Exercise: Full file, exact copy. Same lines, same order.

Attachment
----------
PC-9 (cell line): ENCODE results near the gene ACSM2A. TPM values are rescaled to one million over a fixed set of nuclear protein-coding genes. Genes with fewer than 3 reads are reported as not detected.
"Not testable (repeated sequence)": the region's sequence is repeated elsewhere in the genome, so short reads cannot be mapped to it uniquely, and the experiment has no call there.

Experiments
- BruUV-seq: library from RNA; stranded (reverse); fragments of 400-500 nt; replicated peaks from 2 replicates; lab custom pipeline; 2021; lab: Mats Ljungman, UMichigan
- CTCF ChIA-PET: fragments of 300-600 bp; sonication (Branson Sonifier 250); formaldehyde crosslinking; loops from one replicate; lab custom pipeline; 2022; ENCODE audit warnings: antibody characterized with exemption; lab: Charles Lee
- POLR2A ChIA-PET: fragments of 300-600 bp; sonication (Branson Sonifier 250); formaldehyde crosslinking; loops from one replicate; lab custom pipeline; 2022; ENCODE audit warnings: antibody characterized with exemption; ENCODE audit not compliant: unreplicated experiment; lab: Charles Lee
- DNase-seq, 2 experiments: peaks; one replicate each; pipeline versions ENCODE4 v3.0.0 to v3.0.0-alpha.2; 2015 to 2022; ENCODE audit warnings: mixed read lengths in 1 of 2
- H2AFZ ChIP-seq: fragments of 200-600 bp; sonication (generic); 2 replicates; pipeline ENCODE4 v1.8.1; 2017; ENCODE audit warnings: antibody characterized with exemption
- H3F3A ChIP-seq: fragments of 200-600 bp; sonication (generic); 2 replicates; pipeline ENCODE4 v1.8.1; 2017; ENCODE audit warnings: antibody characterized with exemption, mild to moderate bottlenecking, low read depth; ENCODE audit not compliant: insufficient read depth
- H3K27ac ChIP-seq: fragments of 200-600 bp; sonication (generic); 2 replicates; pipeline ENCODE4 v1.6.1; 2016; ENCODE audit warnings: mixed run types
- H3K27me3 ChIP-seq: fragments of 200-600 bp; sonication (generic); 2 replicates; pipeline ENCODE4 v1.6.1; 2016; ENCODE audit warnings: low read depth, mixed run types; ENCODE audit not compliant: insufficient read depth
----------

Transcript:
PC-9 (cell line): ENCODE results near the gene ACSM2A. TPM values are rescaled to one million over a fixed set of nuclear protein-coding genes. Genes with fewer than 3 reads are reported as not detected.
"Not testable (repeated sequence)": the region's sequence is repeated elsewhere in the genome, so short reads cannot be mapped to it uniquely, and the experiment has no call there.

Experiments
- BruUV-seq: library from RNA; stranded (reverse); fragments of 400-500 nt; replicated peaks from 2 replicates; lab custom pipeline; 2021; lab: Mats Ljungman, UMichigan
- CTCF ChIA-PET: fragments of 300-600 bp; sonication (Branson Sonifier 250); formaldehyde crosslinking; loops from one replicate; lab custom pipeline; 2022; ENCODE audit warnings: antibody characterized with exemption; lab: Charles Lee
- POLR2A ChIA-PET: fragments of 300-600 bp; sonication (Branson Sonifier 250); formaldehyde crosslinking; loops from one replicate; lab custom pipeline; 2022; ENCODE audit warnings: antibody characterized with exemption; ENCODE audit not compliant: unreplicated experiment; lab: Charles Lee
- DNase-seq, 2 experiments: peaks; one replicate each; pipeline versions ENCODE4 v3.0.0 to v3.0.0-alpha.2; 2015 to 2022; ENCODE audit warnings: mixed read lengths in 1 of 2
- H2AFZ ChIP-seq: fragments of 200-600 bp; sonication (generic); 2 replicates; pipeline ENCODE4 v1.8.1; 2017; ENCODE audit warnings: antibody characterized with exemption
- H3F3A ChIP-seq: fragments of 200-600 bp; sonication (generic); 2 replicates; pipeline ENCODE4 v1.8.1; 2017; ENCODE audit warnings: antibody characterized with exemption, mild to moderate bottlenecking, low read depth; ENCODE audit not compliant: insufficient read depth
- H3K27ac ChIP-seq: fragments of 200-600 bp; sonication (generic); 2 replicates; pipeline ENCODE4 v1.6.1; 2016; ENCODE audit warnings: mixed run types
- H3K27me3 ChIP-seq: fragments of 200-600 bp; sonication (generic); 2 replicates; pipeline ENCODE4 v1.6.1; 2016; ENCODE audit warnings: low read depth, mixed run types; ENCODE audit not compliant: insufficient read depth